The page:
Bronchovascular reconstruction in the era of mini-invasiveness
Editorial

Bronchovascular reconstruction in the era of mini-invasiveness

Giulio Maurizi, Erino Angelo Rendina

Department of Thoracic Surgery, Sant’Andrea Hospital, Sapienza University of Rome, Rome, Italy

Correspondence to: Giulio Maurizi, MD, PhD. Department Thoracic Surgery, Sant’Andrea Hospital, Sapienza University of Rome, Via di Grottarossa, 1035, 00189 Rome, Italy. Email: giulio.maurizi@uniroma1.it.

Provenance: This is an invited Editorial commissioned by Dr. Jianfei Shen, MD (Department of Cardiothoracic Surgery, Taizhou Hospital of Zhejiang Province, Wenzhou Medical University, Taizhou, China).

Comment on: Galetta D, Spaggiari L. Right side sleeves. Shanghai Chest 2017;1:33.


Received: 11 May 2017; Accepted: 18 July 2018; Published: 02 August 2018.

doi: 10.21037/shc.2018.07.04


In the era of mini-invasiveness the question a surgeon has to answer is: “Is mini-invasiveness crucial in the surgical approach, or in sparing lung parenchyma?” The answer is: “Obviously both”.

Recently, a special issue on open thoracic surgery and, in particular, articles on open lung-sparing reconstructive operations have been published in this journal.

The choice of an open approach to treat locally advanced lung cancer or N1 lymph-nodes infiltrating hilar structures provides a very accurate intraoperative evaluation of tumour extent. It allows to perform a reconstructive operation, if oncologically feasible, and to ensure tumour-free lung parenchyma not to be sacrificed. It is useless to remind that recent experience has shown us the right route: wherever possible, a pneumonectomy should always be avoided (1-3).

In a recent paper (4) from the current author and in the paper on right side sleeve lobectomy (SL) published in the above mentioned special issue (5), is reported that even demanding procedures like lower SL can be performed open safely and accurately.

It is not always easy to establish the correct indication for a reconstructive procedure before surgery. In fact, in a limited number of cases intraoperative exploration shows that tumour infiltration is limited to the external surface of the bronchial wall, thus not visible endoscopically. Sometimes, when a tumour arises at the origin of the bronchus intermedius or at the origin of the lower lobe bronchus, thus requiring a lower sleeve bilobectomy or lobectomy, the final indication to perform such a demanding bronchial reconstructive operation must be established by careful intraoperative assessment; that could be very difficult to achieve by VATS. Moreover, in such challenging settings the open approach allows the surgeon to meticulously assess the infiltration of tumour arising from the superior segment of the lower lobe, certifying that the fissure is not involved.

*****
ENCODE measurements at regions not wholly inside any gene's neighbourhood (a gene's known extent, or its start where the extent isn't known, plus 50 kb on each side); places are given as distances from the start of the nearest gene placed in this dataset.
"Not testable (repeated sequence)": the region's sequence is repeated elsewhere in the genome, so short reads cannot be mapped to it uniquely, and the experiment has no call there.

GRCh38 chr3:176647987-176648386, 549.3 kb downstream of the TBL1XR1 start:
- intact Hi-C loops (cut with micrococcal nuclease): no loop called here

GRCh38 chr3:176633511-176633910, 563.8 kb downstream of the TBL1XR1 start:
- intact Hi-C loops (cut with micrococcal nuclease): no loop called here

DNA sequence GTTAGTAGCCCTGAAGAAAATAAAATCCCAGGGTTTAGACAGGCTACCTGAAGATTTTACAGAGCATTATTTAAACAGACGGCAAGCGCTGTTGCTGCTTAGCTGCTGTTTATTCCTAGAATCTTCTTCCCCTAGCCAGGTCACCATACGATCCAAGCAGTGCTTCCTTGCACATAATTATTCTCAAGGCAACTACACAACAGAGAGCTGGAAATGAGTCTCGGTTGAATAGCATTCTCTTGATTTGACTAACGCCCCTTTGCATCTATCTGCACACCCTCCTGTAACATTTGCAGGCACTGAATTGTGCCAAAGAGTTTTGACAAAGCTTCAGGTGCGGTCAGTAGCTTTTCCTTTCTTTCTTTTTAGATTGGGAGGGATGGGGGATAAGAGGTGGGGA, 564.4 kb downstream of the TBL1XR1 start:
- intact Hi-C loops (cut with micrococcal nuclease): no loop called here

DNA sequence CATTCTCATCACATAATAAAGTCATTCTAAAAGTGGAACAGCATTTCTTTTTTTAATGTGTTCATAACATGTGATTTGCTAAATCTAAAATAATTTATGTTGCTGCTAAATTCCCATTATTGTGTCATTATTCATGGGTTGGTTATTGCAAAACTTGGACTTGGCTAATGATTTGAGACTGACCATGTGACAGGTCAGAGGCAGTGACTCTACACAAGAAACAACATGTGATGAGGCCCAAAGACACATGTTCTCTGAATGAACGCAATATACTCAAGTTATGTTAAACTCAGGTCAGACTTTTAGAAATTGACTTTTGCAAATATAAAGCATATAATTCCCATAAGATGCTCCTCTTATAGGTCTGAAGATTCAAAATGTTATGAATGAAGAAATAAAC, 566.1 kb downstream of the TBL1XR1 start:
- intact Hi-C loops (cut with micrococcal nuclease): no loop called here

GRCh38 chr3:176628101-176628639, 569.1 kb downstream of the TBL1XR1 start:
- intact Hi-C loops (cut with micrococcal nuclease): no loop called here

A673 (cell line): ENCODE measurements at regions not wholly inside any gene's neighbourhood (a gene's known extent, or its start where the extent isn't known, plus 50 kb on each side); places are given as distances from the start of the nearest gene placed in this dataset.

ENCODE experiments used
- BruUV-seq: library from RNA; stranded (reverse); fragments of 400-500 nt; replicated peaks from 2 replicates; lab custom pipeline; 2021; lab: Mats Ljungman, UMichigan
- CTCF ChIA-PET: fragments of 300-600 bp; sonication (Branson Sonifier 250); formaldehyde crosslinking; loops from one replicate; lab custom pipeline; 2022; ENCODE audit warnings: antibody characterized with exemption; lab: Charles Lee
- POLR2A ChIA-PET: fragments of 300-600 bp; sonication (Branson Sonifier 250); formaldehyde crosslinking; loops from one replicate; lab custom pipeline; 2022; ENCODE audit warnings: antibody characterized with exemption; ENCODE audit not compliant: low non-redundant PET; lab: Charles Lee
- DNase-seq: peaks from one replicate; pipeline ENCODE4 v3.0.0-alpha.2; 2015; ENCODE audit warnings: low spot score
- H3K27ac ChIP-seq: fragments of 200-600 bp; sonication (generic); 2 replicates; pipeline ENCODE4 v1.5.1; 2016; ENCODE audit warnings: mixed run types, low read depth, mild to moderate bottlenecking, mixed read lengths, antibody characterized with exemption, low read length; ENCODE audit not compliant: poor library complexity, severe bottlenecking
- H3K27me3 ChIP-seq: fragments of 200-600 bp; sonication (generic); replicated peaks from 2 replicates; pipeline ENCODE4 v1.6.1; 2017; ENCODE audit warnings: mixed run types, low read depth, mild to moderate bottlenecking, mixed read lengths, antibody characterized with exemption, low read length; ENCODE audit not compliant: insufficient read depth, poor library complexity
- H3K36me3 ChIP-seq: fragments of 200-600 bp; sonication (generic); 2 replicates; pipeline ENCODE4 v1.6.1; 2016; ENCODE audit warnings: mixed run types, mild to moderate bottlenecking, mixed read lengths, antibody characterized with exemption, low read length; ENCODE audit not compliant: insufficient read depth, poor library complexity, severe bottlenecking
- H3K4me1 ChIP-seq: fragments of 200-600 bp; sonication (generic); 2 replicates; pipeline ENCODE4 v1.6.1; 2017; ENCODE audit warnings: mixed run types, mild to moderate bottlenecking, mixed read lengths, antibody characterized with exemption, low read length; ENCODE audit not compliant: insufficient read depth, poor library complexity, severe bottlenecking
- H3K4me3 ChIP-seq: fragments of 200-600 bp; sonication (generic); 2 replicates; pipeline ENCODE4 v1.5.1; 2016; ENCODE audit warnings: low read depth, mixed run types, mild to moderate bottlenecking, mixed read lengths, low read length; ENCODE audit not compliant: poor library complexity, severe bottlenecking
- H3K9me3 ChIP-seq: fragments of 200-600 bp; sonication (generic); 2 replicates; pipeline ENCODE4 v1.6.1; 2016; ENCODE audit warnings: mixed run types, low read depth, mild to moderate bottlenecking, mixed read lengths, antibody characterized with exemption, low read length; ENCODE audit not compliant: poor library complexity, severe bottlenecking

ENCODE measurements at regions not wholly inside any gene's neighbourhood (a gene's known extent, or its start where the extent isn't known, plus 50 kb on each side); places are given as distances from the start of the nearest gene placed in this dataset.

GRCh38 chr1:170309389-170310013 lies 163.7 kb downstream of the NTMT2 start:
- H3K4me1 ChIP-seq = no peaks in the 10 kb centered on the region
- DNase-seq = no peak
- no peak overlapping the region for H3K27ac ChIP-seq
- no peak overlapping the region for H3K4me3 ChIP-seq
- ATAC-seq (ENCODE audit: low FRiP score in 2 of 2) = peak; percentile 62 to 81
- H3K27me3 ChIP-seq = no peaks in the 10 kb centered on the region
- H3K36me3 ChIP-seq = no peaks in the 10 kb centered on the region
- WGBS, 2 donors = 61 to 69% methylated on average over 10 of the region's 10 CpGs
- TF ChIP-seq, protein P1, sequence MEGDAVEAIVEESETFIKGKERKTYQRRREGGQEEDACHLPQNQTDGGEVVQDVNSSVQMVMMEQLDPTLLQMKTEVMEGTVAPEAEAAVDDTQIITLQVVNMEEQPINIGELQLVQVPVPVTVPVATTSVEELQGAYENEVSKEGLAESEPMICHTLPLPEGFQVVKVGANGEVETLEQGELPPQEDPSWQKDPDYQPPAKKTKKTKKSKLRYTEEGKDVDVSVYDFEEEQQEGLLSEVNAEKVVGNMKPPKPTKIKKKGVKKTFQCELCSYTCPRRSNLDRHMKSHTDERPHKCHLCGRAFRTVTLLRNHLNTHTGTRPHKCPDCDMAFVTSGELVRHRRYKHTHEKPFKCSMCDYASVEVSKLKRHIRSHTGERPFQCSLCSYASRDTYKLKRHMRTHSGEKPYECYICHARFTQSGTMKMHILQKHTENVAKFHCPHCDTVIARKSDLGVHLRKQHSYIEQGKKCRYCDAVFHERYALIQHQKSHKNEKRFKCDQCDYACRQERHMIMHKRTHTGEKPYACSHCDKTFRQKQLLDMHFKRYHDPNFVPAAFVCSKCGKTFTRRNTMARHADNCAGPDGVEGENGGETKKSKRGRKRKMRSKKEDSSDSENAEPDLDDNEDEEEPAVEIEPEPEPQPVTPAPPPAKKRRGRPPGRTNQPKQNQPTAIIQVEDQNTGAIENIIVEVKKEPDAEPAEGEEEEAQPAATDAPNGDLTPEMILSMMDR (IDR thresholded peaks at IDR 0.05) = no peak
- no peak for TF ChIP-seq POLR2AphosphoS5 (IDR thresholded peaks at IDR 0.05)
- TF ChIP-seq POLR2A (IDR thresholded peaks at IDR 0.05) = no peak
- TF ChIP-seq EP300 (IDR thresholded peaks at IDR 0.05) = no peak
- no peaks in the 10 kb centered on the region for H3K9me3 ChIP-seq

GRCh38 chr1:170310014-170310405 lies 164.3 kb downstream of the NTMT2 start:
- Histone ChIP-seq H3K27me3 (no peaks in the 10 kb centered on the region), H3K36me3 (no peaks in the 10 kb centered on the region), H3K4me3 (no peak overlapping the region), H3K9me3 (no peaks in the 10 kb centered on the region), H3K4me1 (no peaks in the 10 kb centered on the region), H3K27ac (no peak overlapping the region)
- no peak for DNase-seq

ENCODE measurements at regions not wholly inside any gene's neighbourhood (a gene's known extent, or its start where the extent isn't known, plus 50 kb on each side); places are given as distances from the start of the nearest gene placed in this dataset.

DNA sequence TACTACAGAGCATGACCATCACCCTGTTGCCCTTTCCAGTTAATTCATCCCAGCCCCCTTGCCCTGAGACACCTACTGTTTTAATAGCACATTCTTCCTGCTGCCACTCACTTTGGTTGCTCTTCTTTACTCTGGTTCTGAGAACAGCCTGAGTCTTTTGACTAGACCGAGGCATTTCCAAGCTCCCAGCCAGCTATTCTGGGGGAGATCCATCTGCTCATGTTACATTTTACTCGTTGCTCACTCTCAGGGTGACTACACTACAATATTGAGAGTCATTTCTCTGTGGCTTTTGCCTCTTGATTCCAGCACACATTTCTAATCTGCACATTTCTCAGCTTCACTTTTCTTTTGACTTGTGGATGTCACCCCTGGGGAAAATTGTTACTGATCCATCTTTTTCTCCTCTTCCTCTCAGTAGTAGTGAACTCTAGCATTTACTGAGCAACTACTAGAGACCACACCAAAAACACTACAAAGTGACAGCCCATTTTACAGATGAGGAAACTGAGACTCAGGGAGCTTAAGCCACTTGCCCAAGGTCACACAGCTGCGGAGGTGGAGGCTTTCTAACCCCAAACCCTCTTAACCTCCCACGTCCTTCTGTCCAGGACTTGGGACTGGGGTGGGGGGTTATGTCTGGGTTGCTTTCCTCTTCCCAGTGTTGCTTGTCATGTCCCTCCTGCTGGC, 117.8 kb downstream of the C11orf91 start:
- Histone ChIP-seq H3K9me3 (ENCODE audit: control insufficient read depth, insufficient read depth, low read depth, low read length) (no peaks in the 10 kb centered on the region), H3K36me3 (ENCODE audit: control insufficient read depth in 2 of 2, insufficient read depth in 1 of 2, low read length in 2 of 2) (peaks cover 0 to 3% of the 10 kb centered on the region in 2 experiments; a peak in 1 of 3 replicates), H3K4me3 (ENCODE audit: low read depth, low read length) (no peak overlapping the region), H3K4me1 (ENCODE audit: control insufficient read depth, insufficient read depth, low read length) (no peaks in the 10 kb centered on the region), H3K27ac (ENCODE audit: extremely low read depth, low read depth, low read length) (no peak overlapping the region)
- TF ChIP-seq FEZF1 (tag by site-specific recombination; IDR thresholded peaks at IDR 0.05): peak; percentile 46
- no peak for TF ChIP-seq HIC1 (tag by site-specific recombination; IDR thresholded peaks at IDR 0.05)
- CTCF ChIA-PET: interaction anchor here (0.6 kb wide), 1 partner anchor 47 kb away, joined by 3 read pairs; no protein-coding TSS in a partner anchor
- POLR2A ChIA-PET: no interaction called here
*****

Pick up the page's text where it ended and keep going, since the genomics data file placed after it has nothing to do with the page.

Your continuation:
The right indication for a sleeve resection of the pulmonary artery (PA) may be even more challenging to define, preoperatively. Even if magnetic resonance imaging (MRI) and angiography of the blood vessels can provide useful details to assess the PA infiltration, the decision is usually made during surgery. In fact, the preoperative study may overestimate or underestimate the vascular involvement, thus resulting in differences between radiological evidence and intraoperative findings that may be responsible for wrong indications (6).

More complex and controversial is establishing the correct indication after induction therapy. At preoperative instrumental re-evaluation after chemotherapy and radiotherapy, it is usually difficult to distinguish residual tumour from the diffuse desmoplastic and fibrotic tissue. Anyway, doubts about the presence of viable tumour in the context of fibrotic scarring tissue may persist even intraoperatively; thus, an extensive use of intraoperative frozen-section analysis is required in order to decide the most appropriate oncologic operation. As a result, the final decision to perform a SL as an alternative to standard lobectomy or PN can be taken by the surgeon based on such multiple intraoperative findings. In every case, the primary oncologic purpose is the complete resection of the tumor with free resection margins. This is a crucial point because the incidence of microscopic infiltration of the bronchial margins has strong implication when analyzing the anastomotic complication and local recurrence rate. The authors who reported a high incidence of anastomotic leak in their published SL series often are the same who reported an increased rate of positive margins on frozen section.

In particular on the right side, a SL should be always considered in order to avoid PN. Truly pneumonectomy, particularly on the right side, is a disease in itself, causing severe impairment of cardiopulmonary function and quality of life after surgery (6). This is even more true after neoadjuvant treatment; therefore, in this subset of patients an open approach should be preferred.